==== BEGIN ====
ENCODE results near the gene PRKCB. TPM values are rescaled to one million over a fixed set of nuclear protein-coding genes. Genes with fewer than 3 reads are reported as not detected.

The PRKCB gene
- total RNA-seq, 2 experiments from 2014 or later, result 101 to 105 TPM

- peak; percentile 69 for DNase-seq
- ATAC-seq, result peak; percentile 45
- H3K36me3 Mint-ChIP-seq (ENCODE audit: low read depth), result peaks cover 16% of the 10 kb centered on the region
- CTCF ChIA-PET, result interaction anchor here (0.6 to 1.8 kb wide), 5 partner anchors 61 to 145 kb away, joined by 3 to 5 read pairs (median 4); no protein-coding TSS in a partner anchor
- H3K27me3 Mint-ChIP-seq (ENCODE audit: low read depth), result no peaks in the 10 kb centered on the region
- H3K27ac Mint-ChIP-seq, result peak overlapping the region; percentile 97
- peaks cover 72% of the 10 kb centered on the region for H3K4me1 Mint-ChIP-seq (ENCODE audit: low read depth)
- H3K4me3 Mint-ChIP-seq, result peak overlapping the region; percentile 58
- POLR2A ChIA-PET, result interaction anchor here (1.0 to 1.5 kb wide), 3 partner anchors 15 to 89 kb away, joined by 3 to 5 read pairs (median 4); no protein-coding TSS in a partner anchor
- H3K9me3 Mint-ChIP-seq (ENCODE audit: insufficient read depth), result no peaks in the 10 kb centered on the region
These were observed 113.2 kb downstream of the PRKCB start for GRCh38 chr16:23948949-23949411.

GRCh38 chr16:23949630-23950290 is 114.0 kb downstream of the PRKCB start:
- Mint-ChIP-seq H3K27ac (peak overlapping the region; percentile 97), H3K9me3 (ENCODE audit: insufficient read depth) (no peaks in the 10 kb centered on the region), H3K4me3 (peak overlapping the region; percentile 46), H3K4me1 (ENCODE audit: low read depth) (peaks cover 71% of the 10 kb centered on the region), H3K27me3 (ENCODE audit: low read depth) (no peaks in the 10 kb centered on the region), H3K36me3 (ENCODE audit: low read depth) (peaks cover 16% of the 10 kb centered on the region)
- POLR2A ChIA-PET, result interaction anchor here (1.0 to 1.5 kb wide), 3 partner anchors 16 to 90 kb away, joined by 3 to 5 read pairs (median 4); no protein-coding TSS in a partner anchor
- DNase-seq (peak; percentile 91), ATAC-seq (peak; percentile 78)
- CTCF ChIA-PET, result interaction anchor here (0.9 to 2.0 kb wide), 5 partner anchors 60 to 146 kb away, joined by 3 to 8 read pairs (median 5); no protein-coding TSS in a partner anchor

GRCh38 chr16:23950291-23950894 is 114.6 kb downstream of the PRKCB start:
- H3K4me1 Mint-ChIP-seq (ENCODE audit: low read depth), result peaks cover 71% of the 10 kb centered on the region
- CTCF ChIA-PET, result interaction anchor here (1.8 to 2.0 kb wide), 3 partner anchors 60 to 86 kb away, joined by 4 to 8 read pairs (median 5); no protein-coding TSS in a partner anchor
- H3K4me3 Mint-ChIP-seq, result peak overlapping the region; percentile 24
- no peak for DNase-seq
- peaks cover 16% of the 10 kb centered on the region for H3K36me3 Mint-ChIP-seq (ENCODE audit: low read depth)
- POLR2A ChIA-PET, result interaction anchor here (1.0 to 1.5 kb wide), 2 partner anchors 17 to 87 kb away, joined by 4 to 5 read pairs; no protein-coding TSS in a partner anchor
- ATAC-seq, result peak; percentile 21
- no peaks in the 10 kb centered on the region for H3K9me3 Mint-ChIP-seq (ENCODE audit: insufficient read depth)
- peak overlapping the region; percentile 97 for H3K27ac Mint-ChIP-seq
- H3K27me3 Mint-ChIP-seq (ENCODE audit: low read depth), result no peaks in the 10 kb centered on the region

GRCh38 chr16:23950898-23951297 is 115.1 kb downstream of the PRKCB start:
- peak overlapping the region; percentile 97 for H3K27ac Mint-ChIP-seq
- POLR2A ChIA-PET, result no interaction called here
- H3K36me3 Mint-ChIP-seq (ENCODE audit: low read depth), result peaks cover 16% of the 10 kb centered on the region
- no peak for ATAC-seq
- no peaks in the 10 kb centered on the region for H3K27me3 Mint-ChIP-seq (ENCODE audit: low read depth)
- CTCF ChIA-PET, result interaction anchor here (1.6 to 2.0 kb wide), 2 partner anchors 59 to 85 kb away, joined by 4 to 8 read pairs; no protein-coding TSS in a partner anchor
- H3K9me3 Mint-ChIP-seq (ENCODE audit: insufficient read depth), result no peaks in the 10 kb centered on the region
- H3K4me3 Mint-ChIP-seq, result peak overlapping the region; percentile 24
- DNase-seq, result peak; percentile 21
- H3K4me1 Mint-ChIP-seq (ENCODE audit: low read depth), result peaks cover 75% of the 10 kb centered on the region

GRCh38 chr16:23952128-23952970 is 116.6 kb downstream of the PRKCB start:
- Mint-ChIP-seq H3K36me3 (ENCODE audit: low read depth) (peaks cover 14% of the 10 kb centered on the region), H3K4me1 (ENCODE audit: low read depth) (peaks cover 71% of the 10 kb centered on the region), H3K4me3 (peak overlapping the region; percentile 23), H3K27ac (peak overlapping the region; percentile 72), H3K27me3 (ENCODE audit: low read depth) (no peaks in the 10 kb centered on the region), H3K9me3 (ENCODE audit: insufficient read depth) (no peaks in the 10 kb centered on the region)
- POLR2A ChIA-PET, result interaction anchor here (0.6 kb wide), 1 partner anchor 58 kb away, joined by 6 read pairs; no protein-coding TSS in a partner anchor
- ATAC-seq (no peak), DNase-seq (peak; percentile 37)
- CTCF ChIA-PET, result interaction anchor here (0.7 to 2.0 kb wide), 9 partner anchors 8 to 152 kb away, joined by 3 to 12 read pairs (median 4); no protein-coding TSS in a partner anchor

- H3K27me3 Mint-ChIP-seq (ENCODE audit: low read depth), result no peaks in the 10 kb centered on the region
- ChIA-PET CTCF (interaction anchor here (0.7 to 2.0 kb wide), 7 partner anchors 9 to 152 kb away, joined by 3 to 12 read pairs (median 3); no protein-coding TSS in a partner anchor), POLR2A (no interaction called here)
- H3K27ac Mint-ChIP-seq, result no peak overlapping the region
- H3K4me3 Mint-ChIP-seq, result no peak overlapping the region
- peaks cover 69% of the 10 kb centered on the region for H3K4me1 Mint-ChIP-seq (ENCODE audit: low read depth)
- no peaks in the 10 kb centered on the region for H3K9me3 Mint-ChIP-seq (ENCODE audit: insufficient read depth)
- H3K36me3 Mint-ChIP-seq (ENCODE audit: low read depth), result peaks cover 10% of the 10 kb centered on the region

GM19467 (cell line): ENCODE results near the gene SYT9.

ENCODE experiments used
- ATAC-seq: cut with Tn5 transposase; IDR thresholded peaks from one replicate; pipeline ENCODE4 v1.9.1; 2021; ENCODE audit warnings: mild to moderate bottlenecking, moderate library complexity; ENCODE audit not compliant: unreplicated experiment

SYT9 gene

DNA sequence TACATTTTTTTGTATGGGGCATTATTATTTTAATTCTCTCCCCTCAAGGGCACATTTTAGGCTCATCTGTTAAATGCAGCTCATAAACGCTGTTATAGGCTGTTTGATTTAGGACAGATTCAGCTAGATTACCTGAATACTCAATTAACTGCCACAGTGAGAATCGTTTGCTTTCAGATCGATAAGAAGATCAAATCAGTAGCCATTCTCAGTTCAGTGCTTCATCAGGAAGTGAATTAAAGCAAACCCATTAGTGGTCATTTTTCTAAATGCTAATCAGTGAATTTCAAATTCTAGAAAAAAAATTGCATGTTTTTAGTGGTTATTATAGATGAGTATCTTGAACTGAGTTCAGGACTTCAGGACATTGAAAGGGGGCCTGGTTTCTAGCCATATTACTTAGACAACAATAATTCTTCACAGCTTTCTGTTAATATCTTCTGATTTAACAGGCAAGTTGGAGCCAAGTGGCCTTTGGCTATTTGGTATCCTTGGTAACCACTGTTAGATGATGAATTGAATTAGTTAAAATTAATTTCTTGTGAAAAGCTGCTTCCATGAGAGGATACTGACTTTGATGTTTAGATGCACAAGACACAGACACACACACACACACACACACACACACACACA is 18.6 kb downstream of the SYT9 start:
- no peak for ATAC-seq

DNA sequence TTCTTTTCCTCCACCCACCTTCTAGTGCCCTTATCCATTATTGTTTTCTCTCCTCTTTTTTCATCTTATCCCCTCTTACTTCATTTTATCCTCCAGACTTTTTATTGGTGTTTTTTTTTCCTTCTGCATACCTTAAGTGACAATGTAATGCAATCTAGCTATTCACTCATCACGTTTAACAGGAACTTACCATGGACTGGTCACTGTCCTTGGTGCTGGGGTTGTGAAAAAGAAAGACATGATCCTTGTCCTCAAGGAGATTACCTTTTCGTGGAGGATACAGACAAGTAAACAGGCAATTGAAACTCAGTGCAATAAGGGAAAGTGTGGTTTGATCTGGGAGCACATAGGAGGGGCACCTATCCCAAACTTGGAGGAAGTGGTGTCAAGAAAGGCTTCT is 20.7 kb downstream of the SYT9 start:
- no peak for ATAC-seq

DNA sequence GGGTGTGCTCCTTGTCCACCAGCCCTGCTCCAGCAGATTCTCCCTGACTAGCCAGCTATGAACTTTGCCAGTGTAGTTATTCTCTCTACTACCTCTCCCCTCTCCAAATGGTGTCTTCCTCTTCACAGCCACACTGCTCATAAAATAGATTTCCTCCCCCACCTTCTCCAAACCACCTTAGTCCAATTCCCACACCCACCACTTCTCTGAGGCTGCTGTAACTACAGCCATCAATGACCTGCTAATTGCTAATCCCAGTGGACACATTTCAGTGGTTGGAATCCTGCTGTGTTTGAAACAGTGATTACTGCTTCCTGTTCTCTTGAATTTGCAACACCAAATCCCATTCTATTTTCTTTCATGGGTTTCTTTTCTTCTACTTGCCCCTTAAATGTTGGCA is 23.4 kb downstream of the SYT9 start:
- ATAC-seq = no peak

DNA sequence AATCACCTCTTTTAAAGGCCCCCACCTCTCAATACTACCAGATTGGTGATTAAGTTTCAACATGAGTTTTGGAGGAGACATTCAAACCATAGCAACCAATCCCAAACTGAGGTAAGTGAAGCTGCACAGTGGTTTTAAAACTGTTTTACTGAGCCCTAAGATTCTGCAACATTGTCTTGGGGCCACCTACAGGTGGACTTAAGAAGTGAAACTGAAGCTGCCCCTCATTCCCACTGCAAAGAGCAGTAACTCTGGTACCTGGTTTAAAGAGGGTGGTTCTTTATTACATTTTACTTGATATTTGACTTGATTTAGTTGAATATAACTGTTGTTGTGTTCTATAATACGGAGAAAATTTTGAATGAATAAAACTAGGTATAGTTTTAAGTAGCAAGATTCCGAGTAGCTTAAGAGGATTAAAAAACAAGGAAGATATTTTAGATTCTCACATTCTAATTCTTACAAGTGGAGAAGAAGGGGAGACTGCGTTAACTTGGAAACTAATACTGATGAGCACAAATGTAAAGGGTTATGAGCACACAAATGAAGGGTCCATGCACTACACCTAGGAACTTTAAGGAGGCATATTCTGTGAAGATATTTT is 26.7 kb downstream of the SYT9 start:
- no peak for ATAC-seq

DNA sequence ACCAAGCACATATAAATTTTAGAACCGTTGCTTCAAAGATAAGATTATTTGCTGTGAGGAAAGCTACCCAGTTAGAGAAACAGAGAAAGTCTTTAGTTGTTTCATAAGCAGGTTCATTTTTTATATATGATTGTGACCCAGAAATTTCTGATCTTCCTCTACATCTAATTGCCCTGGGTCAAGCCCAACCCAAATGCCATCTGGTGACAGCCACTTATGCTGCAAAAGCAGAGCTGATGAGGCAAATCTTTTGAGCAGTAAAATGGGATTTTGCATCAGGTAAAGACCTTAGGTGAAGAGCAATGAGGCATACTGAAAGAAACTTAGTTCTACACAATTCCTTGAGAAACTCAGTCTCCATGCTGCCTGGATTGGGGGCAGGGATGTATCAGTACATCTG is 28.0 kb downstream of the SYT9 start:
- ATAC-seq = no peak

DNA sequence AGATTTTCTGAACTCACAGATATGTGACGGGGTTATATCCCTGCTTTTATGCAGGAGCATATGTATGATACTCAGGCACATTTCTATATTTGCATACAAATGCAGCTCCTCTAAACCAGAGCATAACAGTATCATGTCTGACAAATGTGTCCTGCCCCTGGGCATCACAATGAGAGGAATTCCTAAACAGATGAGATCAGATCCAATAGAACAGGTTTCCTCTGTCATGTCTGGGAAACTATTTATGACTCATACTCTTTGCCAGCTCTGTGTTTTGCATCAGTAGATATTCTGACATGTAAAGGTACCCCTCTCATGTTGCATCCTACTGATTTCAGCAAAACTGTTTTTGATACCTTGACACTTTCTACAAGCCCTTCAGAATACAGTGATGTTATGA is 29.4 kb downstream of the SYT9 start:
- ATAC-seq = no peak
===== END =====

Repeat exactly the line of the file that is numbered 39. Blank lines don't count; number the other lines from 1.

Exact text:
- H3K4me3 Mint-ChIP-seq, result peak overlapping the region; percentile 24